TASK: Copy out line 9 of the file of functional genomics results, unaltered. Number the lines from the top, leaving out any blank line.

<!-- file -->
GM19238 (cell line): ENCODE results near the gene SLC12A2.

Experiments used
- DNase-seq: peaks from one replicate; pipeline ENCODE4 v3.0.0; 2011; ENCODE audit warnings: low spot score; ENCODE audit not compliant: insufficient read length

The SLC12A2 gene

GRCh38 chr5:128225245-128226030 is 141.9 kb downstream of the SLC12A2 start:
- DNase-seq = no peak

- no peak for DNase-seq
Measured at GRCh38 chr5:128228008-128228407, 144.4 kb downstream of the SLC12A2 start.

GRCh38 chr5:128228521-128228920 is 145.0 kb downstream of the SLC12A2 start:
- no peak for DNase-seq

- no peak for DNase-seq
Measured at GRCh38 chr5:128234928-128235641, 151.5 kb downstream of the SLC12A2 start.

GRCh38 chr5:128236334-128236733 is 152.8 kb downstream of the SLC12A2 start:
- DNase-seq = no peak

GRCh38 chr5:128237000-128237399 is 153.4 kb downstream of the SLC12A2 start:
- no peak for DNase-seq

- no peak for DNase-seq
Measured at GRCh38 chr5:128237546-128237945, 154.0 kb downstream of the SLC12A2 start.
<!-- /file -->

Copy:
GRCh38 chr5:128228521-128228920 is 145.0 kb downstream of the SLC12A2 start: